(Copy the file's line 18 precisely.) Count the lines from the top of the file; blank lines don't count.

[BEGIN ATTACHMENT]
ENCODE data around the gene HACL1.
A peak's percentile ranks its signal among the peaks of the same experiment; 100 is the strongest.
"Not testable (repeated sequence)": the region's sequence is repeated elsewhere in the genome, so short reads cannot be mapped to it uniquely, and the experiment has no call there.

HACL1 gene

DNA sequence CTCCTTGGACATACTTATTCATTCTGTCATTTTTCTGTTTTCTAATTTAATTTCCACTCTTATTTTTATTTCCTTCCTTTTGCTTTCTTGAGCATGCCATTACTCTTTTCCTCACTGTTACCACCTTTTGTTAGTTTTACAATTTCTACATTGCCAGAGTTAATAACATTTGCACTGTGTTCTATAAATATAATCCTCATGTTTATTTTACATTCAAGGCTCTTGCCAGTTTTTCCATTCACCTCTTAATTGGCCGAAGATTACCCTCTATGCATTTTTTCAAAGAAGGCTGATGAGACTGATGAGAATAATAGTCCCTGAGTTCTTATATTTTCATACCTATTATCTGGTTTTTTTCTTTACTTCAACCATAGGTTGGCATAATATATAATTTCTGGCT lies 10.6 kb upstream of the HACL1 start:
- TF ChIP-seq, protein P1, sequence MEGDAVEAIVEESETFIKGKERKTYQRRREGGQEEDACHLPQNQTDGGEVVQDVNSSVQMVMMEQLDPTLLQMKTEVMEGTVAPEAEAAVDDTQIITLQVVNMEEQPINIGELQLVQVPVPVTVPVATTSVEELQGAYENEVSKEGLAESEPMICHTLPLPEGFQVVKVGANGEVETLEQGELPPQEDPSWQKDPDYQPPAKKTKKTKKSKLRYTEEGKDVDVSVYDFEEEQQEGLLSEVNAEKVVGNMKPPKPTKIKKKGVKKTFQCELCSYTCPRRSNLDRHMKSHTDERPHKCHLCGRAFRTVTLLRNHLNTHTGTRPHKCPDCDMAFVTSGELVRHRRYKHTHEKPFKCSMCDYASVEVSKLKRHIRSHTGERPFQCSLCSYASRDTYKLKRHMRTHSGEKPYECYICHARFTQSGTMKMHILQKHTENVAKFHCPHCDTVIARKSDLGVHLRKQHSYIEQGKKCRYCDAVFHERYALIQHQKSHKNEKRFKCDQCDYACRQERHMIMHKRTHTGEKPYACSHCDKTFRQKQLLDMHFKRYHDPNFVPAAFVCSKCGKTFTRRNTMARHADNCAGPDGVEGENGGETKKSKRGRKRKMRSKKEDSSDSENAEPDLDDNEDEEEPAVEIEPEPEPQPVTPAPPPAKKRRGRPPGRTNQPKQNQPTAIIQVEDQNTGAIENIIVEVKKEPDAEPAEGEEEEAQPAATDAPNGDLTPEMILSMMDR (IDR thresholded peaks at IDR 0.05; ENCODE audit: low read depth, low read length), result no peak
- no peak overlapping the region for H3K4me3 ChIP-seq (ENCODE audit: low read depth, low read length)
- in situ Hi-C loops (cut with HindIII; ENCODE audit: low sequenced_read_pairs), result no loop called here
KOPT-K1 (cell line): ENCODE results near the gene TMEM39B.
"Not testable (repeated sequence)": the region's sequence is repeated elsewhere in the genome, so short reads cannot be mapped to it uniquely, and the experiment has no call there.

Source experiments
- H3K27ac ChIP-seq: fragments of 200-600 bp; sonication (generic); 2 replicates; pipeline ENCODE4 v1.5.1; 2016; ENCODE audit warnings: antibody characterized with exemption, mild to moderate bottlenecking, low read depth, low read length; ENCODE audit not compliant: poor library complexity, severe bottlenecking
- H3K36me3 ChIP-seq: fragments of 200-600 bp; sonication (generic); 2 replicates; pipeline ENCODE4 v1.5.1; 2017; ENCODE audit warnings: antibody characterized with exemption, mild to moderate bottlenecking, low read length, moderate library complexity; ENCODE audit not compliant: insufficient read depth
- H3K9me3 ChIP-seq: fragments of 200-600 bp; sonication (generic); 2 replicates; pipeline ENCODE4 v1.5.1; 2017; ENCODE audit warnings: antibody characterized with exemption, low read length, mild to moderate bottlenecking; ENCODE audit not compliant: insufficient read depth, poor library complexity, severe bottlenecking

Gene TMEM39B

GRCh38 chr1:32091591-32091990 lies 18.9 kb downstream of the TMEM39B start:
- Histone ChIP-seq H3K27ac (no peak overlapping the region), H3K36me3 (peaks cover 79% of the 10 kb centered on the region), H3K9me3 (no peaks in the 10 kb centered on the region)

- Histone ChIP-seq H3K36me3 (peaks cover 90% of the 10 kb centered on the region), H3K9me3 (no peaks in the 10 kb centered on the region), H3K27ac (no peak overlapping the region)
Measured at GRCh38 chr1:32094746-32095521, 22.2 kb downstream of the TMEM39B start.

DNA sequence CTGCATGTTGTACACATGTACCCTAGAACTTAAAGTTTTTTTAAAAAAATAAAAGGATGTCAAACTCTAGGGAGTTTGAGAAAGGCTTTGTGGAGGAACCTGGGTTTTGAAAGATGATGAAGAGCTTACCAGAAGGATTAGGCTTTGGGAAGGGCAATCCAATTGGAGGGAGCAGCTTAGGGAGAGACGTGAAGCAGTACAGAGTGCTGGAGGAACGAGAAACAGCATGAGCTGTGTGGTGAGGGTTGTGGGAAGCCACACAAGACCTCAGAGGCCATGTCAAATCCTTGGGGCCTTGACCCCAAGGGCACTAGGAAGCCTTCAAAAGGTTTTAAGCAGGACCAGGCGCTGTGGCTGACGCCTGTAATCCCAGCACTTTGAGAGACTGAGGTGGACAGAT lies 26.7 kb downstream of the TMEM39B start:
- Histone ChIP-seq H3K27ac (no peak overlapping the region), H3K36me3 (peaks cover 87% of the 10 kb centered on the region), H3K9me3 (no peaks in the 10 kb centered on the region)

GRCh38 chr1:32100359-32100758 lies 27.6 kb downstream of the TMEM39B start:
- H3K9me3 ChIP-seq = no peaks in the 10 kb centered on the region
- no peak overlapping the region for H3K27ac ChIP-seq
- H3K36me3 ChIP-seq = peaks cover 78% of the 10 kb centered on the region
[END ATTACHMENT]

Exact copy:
- Histone ChIP-seq H3K36me3 (peaks cover 90% of the 10 kb centered on the region), H3K9me3 (no peaks in the 10 kb centered on the region), H3K27ac (no peak overlapping the region)